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The Fray is irresistible at the Paramount
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The Fray is irresistible at the Paramount

by Albert Rodriguez - SGN A&E Writer

The Fray
August 6
Paramount Theatre


Despite what you've heard, pop music is alive and kicking. It may not receive the critical glory that its indie counterpart gets, but when executed with high marks, it's just as difficult to ignore. The Fray is one artist helping to keep the genre afloat, producing a worthy resume of mid-tempo ballads and piano-fueled love songs that might come across as lightweight to some, but the filled room of fans last week at the Paramount - who paid upwards of $50 to see them in concert - would undoubtedly disagree.

The Denver-based unit opened their show, a penultimate performance of their spring-summer outing, with "Over My Head (Cable Car)," a Grammy-nominated track from the group's 2005 debut. Lead singer Isaac Slade immediately commanded the stage with his soft growl and sexy appearance - squeezed into a tight ensemble of black skinny denims and white V-neck shirt, this shaved-headed frontman made it hard to pay attention to anything else happening on stage.

"Good evening to you, Seattle!", shouted Slade to a packed main floor and two sold-out balconies. Near the end of the show, he would reveal to the audience that his wedding night two years ago took place here in Seattle, on Capitol Hill.

Illuminated by a stage featuring two sets of semi-circular lighted panels in an array of colors and a rectangular overhead screen with live shots of the band, The Fray played selections from both of their albums, the most recent being this year's self-titled work. "Syndicate" was marvelous, backed by a paneling of green bulbs and strobes, while the mega single "How to Save a Life" was done amidst a wall of large tealight-shaped fixtures that dimmed as the song came to a close.

"Trust Me," "Say When," and an incredible rendition of "Enough for Now" each made appearances on the set list. At times, guitarist Dave Welsh sneaked in and took charge of lead vocals. Considering that The Fray is known for its quiet side with a string of adult contemporary hits, they certainly put out a lot of great sound with spontaneous morsels of hard rock. It should be mentioned that a couple of touring musicians were included in the lineup.

On "Never Say Never," Slade invited concertgoers to join in the chorus and within seconds the entire theater was singing at top volume to the current radio favorite. Another biggie, "You Found Me," wonderfully finished the four-piece's main set.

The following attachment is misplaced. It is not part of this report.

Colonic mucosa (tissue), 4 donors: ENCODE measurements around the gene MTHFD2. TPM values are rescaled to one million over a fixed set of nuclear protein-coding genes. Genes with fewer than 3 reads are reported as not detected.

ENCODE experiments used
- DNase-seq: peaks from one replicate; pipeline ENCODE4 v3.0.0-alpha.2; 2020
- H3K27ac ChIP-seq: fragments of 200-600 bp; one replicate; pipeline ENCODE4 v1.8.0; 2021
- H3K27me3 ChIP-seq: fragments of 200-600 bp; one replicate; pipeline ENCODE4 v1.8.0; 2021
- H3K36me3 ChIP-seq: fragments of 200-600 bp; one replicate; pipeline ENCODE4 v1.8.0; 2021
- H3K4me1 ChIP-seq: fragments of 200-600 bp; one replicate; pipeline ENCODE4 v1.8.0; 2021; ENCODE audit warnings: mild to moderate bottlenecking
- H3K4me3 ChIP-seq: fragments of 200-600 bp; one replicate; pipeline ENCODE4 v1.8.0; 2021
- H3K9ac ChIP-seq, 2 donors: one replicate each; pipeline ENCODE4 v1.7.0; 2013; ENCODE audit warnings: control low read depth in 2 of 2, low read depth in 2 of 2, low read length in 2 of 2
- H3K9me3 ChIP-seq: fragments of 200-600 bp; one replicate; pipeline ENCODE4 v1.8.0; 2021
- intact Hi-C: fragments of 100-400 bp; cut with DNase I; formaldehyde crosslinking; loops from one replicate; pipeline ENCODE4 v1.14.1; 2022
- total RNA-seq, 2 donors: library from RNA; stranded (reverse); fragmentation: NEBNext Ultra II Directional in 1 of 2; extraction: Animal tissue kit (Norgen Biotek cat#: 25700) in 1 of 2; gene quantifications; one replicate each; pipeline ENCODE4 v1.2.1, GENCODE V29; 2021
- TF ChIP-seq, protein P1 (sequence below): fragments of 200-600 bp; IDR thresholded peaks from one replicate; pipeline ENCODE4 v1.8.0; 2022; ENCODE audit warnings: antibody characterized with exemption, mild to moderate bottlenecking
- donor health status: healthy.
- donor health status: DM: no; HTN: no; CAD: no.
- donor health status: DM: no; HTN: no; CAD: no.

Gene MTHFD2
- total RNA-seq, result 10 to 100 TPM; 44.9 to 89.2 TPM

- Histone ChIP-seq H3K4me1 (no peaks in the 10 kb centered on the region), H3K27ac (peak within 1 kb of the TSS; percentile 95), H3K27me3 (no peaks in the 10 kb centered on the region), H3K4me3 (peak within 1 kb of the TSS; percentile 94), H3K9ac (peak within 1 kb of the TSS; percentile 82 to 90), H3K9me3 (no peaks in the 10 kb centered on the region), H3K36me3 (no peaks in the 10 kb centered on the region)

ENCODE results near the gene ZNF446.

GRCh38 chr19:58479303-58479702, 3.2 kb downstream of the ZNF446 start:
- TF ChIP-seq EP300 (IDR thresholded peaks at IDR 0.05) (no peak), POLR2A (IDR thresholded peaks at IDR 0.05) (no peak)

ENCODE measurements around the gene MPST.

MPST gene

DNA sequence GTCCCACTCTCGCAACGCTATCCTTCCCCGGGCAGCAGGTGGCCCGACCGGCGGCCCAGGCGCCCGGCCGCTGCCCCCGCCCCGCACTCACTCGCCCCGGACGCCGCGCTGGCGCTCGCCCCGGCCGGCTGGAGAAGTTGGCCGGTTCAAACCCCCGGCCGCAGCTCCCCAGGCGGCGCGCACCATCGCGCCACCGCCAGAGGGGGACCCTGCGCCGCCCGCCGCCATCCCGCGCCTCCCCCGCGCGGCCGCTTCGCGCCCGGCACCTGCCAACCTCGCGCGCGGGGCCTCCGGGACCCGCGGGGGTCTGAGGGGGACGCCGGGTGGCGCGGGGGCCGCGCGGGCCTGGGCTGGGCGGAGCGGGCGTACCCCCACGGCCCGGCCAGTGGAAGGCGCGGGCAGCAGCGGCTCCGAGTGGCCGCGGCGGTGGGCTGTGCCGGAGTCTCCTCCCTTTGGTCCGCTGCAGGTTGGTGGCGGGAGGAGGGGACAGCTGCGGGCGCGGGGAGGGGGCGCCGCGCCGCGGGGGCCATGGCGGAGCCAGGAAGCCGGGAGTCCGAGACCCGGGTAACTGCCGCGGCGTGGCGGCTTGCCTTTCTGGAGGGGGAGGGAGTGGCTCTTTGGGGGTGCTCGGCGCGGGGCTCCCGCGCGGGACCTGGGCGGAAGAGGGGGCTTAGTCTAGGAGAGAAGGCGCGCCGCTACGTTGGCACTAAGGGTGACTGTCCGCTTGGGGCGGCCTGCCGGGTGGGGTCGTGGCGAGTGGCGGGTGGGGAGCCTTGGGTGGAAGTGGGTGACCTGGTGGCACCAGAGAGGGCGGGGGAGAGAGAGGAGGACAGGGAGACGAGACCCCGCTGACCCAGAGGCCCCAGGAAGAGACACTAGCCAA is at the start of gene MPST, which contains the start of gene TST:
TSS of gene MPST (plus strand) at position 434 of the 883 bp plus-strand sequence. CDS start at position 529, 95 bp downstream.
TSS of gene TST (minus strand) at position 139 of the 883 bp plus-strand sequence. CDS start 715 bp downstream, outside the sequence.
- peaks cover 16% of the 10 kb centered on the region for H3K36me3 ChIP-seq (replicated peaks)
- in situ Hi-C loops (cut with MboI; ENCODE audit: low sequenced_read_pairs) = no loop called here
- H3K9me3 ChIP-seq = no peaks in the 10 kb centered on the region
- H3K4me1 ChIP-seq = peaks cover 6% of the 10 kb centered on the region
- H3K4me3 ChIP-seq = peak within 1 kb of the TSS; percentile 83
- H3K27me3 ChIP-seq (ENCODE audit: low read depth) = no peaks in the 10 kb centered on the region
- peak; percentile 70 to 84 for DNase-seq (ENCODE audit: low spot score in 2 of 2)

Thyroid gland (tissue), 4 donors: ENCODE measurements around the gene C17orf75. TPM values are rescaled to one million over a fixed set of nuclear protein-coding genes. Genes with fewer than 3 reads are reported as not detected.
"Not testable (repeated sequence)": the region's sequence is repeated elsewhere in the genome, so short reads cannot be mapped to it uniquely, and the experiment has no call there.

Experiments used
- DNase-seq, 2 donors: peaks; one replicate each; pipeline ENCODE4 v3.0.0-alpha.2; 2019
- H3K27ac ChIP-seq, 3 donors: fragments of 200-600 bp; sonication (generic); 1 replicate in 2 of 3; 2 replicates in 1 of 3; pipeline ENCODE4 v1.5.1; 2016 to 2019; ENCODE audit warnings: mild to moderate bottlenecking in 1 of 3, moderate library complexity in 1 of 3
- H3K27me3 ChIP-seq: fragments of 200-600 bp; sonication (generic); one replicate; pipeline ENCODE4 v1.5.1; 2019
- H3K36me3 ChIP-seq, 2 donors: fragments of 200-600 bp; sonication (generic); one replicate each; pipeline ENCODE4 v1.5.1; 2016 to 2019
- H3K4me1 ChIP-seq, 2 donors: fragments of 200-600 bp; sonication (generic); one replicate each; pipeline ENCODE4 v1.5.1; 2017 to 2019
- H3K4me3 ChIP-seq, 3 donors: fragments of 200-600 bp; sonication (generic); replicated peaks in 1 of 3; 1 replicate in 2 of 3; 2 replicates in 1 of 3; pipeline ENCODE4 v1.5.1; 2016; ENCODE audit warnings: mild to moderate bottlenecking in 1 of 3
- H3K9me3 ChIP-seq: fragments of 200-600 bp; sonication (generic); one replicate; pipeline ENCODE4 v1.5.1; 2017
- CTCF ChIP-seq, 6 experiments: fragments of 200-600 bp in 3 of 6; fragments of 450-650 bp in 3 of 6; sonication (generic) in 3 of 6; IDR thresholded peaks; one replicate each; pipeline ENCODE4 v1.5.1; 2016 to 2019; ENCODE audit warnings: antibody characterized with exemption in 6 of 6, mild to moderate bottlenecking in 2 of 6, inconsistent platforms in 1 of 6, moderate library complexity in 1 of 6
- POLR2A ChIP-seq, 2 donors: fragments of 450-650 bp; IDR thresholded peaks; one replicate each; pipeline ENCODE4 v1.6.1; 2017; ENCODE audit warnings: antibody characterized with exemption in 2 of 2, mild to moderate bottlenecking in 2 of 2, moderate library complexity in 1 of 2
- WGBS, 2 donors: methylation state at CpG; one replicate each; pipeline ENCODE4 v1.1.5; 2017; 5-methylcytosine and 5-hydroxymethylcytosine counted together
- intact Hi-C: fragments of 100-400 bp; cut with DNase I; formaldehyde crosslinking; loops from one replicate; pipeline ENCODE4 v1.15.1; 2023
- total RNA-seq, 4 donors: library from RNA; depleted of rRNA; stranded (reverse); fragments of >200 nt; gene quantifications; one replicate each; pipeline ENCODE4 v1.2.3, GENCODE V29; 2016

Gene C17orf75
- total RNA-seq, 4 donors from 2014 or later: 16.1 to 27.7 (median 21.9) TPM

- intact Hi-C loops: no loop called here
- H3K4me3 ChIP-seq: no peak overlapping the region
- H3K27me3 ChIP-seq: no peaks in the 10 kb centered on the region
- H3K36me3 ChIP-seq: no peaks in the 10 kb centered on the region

"Do you guys want a normal song or a special song?" asked Slade when The Fray was called back to the stage for an encore by a thunderously loud crowd. With that, the quartet lunged into the best five minutes of the performance, a gorgeous and delicate version of Kanye West's "Heartless" that climaxed with Ben Wysocki's gentle tapping on drums - seriously, it blew me far, far away.

"Seattle, we've been here two times, and this was the best time!" yelled an exuberant Slade. He continued by saying that some of his best friends and family lived in the Emerald City.

"Can you guys singer louder than Portland?" questioned Slade during "All At Once," and the audience filled the room again with eager-to-please voices. The show came to a finale with a tender, acoustic rendition of "Happiness," from the new album, as streaks of colorful lights zipped vertically in the background.

I'm not sure exactly what I expected from my first live experience of The Fray, but I guessed it would fall somewhere between mellow and delightful - and while it was a little of both, it was also quite moving and layered with brilliant elements of pop. Around me, couples swayed and kissed - these were the songs that maybe brought them together, or ones they go home to and snuggle up with, or ones that will be played at memorable occasions in their near future.

Regardless of whether The Fray's music is considered cool by critics' standards, the group's fans have already made them international stars and top-selling artists. To perform in front of a full venue that knows your music by heart is simply icing on a very delicious cake.

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